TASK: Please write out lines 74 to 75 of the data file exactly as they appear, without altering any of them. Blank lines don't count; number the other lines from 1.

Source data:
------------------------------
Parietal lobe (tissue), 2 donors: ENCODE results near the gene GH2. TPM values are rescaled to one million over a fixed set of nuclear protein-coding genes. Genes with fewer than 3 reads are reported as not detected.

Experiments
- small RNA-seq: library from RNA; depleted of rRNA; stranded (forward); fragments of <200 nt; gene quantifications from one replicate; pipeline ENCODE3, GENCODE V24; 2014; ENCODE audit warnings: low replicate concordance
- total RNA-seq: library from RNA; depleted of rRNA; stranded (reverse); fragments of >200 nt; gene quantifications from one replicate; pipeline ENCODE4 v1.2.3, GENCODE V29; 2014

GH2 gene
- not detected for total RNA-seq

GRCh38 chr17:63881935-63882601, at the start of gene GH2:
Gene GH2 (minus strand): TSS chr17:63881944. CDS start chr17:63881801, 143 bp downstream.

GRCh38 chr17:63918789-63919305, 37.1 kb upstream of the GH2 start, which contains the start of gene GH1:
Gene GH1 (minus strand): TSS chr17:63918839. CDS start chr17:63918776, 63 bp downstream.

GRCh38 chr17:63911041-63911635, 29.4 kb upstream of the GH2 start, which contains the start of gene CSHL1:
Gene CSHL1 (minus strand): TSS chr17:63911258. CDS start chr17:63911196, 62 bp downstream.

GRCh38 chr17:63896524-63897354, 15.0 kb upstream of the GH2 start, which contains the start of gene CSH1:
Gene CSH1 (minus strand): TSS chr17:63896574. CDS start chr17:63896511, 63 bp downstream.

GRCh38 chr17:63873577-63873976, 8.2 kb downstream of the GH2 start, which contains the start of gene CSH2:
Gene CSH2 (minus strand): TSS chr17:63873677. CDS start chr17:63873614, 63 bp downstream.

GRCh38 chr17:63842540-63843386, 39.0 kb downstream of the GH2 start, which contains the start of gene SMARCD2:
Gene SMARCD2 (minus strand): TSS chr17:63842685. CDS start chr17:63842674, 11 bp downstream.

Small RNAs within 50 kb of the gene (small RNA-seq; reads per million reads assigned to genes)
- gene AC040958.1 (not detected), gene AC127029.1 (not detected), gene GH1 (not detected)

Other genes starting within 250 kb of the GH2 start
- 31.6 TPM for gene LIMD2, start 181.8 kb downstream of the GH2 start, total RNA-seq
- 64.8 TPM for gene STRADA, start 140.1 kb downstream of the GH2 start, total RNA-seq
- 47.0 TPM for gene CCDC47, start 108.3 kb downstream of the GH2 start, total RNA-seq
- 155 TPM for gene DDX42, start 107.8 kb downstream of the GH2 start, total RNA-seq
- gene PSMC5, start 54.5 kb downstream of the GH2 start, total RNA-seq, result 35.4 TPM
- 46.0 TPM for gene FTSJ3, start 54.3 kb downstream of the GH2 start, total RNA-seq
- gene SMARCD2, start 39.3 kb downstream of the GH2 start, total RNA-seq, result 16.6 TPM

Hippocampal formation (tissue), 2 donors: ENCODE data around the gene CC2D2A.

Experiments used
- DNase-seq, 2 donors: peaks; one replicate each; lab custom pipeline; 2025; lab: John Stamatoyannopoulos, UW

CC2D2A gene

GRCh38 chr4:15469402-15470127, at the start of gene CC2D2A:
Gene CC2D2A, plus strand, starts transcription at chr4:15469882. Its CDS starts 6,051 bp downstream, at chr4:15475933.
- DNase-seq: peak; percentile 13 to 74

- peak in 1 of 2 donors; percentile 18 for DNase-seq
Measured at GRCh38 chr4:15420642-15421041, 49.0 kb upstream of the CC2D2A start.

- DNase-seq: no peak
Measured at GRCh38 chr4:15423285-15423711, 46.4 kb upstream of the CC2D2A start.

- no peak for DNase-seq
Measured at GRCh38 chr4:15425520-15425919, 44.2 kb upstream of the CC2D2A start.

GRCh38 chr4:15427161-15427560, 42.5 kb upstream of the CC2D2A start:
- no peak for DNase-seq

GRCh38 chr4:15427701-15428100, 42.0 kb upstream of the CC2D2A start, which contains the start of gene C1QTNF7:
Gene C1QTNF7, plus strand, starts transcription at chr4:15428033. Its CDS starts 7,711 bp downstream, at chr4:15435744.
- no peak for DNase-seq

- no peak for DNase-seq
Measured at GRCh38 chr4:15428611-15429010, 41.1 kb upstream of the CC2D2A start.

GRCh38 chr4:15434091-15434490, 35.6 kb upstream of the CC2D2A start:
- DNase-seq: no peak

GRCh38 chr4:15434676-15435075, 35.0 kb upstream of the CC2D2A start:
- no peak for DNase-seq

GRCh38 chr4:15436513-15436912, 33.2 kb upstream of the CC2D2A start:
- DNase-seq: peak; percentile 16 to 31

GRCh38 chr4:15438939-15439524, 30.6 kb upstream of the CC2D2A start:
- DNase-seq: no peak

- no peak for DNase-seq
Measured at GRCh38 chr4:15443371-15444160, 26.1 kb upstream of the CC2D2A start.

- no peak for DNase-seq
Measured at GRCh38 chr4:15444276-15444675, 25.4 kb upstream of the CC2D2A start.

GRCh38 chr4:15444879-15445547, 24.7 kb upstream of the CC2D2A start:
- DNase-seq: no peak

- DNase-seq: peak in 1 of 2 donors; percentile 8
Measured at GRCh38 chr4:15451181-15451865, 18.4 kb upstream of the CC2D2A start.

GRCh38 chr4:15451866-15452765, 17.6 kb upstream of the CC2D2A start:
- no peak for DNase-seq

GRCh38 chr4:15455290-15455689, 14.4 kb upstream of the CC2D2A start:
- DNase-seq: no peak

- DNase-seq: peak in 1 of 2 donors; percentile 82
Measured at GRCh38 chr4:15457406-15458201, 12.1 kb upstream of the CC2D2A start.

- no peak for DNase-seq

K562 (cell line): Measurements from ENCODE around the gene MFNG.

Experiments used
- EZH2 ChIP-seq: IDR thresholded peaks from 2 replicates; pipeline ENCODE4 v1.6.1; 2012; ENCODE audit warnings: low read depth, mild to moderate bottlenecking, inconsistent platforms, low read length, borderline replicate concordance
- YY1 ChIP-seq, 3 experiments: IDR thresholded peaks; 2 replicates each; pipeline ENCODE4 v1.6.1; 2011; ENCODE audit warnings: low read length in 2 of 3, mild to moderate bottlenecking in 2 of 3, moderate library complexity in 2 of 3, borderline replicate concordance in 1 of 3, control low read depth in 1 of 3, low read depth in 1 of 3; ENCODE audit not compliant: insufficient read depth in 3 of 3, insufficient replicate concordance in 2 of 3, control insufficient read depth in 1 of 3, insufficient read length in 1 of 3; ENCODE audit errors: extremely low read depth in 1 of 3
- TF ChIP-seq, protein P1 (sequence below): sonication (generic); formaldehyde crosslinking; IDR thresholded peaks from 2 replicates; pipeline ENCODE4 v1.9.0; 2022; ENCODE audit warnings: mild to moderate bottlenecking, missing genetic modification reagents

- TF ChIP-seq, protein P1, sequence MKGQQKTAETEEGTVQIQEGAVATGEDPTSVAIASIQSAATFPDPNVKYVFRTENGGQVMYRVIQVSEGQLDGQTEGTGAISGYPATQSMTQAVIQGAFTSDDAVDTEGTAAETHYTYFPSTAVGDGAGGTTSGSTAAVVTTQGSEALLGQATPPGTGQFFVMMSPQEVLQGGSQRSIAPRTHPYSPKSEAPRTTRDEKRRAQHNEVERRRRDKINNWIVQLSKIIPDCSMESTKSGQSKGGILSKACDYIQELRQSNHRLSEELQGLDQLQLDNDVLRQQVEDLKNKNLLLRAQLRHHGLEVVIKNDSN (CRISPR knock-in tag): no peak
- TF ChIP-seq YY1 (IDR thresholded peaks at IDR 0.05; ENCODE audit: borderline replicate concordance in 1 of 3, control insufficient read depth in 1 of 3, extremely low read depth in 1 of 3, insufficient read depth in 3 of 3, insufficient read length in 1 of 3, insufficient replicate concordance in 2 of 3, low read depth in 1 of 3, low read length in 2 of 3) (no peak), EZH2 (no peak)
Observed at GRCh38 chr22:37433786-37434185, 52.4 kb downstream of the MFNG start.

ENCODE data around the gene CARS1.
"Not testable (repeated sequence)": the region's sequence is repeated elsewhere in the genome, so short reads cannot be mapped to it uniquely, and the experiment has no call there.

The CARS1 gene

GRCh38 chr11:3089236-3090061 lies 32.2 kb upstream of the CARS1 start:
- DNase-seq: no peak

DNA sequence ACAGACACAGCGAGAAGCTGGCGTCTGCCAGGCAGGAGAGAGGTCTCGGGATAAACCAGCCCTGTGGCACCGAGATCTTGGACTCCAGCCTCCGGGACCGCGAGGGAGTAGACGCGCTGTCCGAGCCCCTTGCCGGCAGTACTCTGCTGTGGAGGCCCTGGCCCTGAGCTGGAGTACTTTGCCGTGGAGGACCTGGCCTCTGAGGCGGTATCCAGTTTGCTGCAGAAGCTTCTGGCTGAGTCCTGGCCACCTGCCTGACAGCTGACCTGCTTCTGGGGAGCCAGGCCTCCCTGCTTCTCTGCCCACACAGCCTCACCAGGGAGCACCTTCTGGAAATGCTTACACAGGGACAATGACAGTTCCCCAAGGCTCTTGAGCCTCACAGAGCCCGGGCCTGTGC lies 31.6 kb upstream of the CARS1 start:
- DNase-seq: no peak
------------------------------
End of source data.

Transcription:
- EZH2 ChIP-seq: IDR thresholded peaks from 2 replicates; pipeline ENCODE4 v1.6.1; 2012; ENCODE audit warnings: low read depth, mild to moderate bottlenecking, inconsistent platforms, low read length, borderline replicate concordance
- YY1 ChIP-seq, 3 experiments: IDR thresholded peaks; 2 replicates each; pipeline ENCODE4 v1.6.1; 2011; ENCODE audit warnings: low read length in 2 of 3, mild to moderate bottlenecking in 2 of 3, moderate library complexity in 2 of 3, borderline replicate concordance in 1 of 3, control low read depth in 1 of 3, low read depth in 1 of 3; ENCODE audit not compliant: insufficient read depth in 3 of 3, insufficient replicate concordance in 2 of 3, control insufficient read depth in 1 of 3, insufficient read length in 1 of 3; ENCODE audit errors: extremely low read depth in 1 of 3